Can Pope Francis impose a moratorium on the use of “mystery” in Catholic discourse? Can he ban it from official and semi-official Catholic journalism and the chatter of priests and prelates until further notice? It would be a salutary move, because these days the term has lost its precise theological meaning and morphed into a sort of ecclesial fog machine, used to bury difficult topics under a thick haze of pseudo-religious bosh.
Take a recent interview with Fr John Jenkins, president of Notre Dame University, with the website Crux. Commenting on the Theodore McCarrick affair, Fr Jenkins urged readers not to see Uncle Ted and other clerical abusers as “monsters”. The ex-cardinal’s double life of predation and service to the Church, he said, was rather an example of “the mystery of human freedom and human failure”.
OK, what does that mean?
The old “penny” catechism, with its elegant simplicity, defines a mystery as a “truth which is above reason but revealed by God”. We can’t reason our way through the mystery of the Trinity, but we assent to the truth of the Triune God on the authority of He who revealed it. Evil is another example, better suited to the case at hand. We can never fully explain evil, but the catechism tells us that God “illuminates” this mystery at the Cross, where sin and evil are vanquished for good.
It’s unclear whether Fr Jenkins had these things in mind when he spoke of the McCarrick case as a mystery. Is human freedom a mystery? Is “human failure” the same thing as sin? Fr Jenkins’s students may have benefited from a deep theological examination of these issues in some seminar. As it is, the Notre Dame president came across as another leading American churchman who can’t address Uncle Ted’s depredations with the prophetic anger they demand.
Fr Jenkins has elsewhere denounced clerical abuse in strong terms, to be sure. When the Pennsylvania grand jury report appeared in August, he lamented how the revelations had “soaked in filth” the commitment of good and holy priests.
So why all this mystical dancing around McCarrick? Could it be because, as Crux noted, McCarrick “was a force for good in the university which awarded him an honorary degree”? Notre Dame has refused to rescind the honour, insisting that McCarrick is entitled to his day in canonical court. That would be a colourable argument if not for the diocesan settlements arising from other accusations against him. Nor has McCarrick appealed against the Holy Father’s decision to force him from the cardinalate and confine him to a life of penance and prayer. These aren’t the actions of an innocent man.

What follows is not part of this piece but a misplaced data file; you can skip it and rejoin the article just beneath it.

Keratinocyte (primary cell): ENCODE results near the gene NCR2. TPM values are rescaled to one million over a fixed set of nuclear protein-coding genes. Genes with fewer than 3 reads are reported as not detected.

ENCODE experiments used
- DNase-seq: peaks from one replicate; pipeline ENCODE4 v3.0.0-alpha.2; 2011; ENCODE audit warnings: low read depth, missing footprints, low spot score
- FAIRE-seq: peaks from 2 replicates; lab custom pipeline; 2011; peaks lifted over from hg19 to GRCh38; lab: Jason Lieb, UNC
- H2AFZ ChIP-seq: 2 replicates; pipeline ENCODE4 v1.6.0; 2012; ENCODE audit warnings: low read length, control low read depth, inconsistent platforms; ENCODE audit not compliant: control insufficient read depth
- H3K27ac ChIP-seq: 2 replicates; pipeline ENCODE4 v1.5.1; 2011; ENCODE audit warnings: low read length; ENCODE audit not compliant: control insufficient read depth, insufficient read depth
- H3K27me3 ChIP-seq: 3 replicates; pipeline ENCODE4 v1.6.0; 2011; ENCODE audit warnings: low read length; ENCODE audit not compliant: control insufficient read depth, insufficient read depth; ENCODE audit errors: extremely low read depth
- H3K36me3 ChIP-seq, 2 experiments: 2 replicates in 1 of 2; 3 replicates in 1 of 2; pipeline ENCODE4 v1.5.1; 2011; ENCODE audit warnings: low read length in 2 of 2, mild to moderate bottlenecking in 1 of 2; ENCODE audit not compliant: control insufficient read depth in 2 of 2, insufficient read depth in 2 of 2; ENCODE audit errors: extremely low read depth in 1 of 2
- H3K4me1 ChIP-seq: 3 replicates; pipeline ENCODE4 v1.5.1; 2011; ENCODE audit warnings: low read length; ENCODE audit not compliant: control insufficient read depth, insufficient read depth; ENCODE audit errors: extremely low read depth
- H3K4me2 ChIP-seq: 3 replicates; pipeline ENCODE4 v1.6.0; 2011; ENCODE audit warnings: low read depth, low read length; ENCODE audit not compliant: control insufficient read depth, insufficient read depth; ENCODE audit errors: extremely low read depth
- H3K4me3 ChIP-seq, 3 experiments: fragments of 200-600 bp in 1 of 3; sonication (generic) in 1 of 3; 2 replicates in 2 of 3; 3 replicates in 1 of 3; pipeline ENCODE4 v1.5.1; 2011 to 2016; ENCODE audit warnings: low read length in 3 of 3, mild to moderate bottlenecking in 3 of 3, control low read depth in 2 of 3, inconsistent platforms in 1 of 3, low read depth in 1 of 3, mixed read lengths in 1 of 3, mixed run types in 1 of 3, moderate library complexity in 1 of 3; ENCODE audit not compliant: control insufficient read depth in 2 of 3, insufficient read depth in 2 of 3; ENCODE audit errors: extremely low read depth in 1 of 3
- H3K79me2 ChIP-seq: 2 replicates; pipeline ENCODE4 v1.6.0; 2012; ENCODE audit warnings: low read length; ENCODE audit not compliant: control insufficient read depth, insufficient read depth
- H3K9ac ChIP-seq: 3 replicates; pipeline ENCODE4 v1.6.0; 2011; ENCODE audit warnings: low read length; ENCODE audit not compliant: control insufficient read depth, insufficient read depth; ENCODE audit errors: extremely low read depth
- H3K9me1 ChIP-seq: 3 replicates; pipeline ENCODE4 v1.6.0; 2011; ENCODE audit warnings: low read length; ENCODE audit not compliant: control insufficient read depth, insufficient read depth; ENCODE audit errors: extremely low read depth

Fr Jenkins knows all this. He knows, too, that the Church isn’t dealing with a theological mystery – or, at least, that the theological questions can wait while he and his brethren deal with the more sordid and worldly mysteries of the case. Like how it was that “everyone knew” about McCarrick’s peccadillos but he rose to become a prince of the Church anyway.
It doesn’t help Fr Jenkins that McCarrick was, in Crux’s words, especially “good” to the Notre Dame boss. McCarrick had been a prominent presence on campus for much of Fr Jenkins’s tenure, and he notably didn’t join the 83 prelates who objected to Fr Jenkins’s decision in 2009 to honour newly elected President Obama, a champion of the culture of death.
Since then, Fr Jenkins has proved himself an ally of those who would have Catholic education bend to secularism’s dictates. In 2016, he bestowed American Catholicism’s highest honour, the Laetare Medal, on then vice president Joe Biden, another abortion supporter. And earlier this year, Notre Dame agreed to provide contraceptives through its health insurance programme. This, even though the Trump administration had offered institutions like Notre Dame a religious exemption from ObamaCare rules.
McCarrick exemplified the same go-along, get-along mentality, which is why he was a darling of the liberal media establishment. The real question is when the likes of Fr Jenkins will find the courage to leave that whole pliant mentality behind and proclaim Catholic truth in bold, plain words befitting disciples of the Nazarene.
Now that is a proper mystery.
Sohrab Ahmari is op-ed editor of the New York Post, a contributing editor of the Catholic Herald and author of the forthcoming memoir From Fire, by Water (Ignatius Press)
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